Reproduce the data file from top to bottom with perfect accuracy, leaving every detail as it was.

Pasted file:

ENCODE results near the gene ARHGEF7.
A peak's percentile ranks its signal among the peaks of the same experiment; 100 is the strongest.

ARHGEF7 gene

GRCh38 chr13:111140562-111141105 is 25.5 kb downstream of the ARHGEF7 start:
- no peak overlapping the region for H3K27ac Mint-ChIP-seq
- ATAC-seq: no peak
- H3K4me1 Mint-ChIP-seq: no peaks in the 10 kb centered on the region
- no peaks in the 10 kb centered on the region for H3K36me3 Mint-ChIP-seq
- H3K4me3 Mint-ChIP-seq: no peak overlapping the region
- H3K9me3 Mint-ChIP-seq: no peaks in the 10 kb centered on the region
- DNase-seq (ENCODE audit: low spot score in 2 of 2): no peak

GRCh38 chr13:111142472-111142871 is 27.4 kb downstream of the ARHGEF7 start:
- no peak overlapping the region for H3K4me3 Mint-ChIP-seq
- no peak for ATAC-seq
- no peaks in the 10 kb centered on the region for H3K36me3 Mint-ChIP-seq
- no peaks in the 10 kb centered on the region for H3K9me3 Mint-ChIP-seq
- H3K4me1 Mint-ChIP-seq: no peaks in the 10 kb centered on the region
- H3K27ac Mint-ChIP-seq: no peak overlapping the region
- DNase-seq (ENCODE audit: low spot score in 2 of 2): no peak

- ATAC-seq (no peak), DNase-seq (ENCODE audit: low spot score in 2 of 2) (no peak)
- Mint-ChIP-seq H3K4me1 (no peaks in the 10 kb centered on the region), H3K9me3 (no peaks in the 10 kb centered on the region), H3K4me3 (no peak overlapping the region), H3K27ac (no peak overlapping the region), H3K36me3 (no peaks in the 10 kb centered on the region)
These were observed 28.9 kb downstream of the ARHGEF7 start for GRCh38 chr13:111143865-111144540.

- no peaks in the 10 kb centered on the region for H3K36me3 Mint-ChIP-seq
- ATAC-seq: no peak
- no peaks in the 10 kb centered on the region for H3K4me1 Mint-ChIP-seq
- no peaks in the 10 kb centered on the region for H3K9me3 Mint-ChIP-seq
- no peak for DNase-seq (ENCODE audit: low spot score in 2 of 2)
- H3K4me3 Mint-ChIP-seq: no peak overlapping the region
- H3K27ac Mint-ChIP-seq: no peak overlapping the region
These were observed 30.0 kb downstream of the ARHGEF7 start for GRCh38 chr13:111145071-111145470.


ENCODE results near the gene ARHGEF7.
A peak's percentile ranks its signal among the peaks of the same experiment; 100 is the strongest.

ARHGEF7 gene

GRCh38 chr13:111140562-111141105 is 25.5 kb downstream of the ARHGEF7 start:
- no peak overlapping the region for H3K27ac Mint-ChIP-seq
- ATAC-seq: no peak
- H3K4me1 Mint-ChIP-seq: no peaks in the 10 kb centered on the region
- no peaks in the 10 kb centered on the region for H3K36me3 Mint-ChIP-seq
- H3K4me3 Mint-ChIP-seq: no peak overlapping the region
- H3K9me3 Mint-ChIP-seq: no peaks in the 10 kb centered on the region
- DNase-seq (ENCODE audit: low spot score in 2 of 2): no peak

GRCh38 chr13:111142472-111142871 is 27.4 kb downstream of the ARHGEF7 start:
- no peak overlapping the region for H3K4me3 Mint-ChIP-seq
- no peak for ATAC-seq
- no peaks in the 10 kb centered on the region for H3K36me3 Mint-ChIP-seq
- no peaks in the 10 kb centered on the region for H3K9me3 Mint-ChIP-seq
- H3K4me1 Mint-ChIP-seq: no peaks in the 10 kb centered on the region
- H3K27ac Mint-ChIP-seq: no peak overlapping the region
- DNase-seq (ENCODE audit: low spot score in 2 of 2): no peak

- ATAC-seq (no peak), DNase-seq (ENCODE audit: low spot score in 2 of 2) (no peak)
- Mint-ChIP-seq H3K4me1 (no peaks in the 10 kb centered on the region), H3K9me3 (no peaks in the 10 kb centered on the region), H3K4me3 (no peak overlapping the region), H3K27ac (no peak overlapping the region), H3K36me3 (no peaks in the 10 kb centered on the region)
These were observed 28.9 kb downstream of the ARHGEF7 start for GRCh38 chr13:111143865-111144540.

- no peaks in the 10 kb centered on the region for H3K36me3 Mint-ChIP-seq
- ATAC-seq: no peak
- no peaks in the 10 kb centered on the region for H3K4me1 Mint-ChIP-seq
- no peaks in the 10 kb centered on the region for H3K9me3 Mint-ChIP-seq
- no peak for DNase-seq (ENCODE audit: low spot score in 2 of 2)
- H3K4me3 Mint-ChIP-seq: no peak overlapping the region
- H3K27ac Mint-ChIP-seq: no peak overlapping the region
These were observed 30.0 kb downstream of the ARHGEF7 start for GRCh38 chr13:111145071-111145470.